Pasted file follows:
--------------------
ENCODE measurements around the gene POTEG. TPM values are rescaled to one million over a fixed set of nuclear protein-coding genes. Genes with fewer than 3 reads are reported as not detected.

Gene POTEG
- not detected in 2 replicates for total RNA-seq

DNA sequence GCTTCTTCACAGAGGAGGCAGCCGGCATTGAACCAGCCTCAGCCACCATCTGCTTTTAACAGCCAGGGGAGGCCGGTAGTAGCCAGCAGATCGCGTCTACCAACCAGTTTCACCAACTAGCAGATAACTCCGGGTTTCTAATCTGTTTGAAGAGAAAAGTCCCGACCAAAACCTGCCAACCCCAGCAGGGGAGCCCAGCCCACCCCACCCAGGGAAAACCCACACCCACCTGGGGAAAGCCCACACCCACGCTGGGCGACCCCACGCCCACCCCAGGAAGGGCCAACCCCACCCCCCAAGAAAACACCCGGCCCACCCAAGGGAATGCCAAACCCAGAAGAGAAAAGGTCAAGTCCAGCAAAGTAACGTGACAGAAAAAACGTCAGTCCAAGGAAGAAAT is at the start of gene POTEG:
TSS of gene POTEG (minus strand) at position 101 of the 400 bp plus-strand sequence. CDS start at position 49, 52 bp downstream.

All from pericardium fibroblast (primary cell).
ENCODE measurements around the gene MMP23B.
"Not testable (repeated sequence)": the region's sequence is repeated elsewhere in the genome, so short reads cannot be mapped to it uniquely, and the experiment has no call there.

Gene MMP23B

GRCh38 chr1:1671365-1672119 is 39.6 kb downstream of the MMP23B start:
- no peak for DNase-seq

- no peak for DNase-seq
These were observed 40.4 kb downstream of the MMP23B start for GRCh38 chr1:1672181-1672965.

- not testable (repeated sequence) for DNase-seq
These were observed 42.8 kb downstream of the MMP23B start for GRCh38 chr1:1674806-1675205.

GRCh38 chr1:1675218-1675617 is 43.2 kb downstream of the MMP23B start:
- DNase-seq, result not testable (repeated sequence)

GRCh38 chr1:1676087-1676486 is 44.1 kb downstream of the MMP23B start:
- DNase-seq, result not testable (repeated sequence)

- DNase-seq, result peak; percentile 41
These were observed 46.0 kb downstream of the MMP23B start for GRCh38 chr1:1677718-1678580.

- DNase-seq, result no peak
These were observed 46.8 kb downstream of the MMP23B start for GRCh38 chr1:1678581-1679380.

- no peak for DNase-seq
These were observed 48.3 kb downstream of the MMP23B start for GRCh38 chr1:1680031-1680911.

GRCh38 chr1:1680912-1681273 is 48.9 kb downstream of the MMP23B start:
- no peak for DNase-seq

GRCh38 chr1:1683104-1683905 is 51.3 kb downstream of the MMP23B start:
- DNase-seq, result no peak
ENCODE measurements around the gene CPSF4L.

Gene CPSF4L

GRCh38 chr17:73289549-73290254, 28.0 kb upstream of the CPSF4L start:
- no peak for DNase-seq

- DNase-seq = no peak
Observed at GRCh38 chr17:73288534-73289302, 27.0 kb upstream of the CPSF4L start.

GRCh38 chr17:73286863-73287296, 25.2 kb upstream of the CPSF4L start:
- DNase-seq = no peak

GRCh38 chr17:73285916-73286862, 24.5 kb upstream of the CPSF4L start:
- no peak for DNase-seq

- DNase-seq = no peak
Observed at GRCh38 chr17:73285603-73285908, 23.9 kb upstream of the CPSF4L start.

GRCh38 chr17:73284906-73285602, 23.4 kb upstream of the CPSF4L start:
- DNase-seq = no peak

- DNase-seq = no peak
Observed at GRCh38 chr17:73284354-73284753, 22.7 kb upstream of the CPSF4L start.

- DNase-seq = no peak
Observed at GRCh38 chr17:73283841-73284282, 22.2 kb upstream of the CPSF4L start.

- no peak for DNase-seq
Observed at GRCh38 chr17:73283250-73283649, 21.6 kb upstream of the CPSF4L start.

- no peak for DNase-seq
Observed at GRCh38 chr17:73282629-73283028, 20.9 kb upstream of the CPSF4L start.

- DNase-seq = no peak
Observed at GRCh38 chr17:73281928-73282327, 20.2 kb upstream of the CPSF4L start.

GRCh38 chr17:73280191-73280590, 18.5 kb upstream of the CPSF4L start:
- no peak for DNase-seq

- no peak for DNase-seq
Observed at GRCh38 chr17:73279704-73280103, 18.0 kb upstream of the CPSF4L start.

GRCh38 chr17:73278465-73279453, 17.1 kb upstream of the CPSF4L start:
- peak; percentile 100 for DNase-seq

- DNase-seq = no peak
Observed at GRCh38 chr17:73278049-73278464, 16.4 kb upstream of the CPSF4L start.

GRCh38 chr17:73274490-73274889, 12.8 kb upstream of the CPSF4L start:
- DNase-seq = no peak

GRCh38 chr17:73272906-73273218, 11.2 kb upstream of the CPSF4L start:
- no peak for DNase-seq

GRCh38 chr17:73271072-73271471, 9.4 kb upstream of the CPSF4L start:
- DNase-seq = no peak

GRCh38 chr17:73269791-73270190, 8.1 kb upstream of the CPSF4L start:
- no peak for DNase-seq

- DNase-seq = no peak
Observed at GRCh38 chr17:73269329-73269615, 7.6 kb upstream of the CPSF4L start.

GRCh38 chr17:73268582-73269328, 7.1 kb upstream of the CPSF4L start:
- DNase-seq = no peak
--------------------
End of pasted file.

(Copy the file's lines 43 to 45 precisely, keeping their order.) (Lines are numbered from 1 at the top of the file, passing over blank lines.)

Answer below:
- DNase-seq = no peak

- DNase-seq = no peak
Observed at GRCh38 chr17:73284354-73284753, 22.7 kb upstream of the CPSF4L start.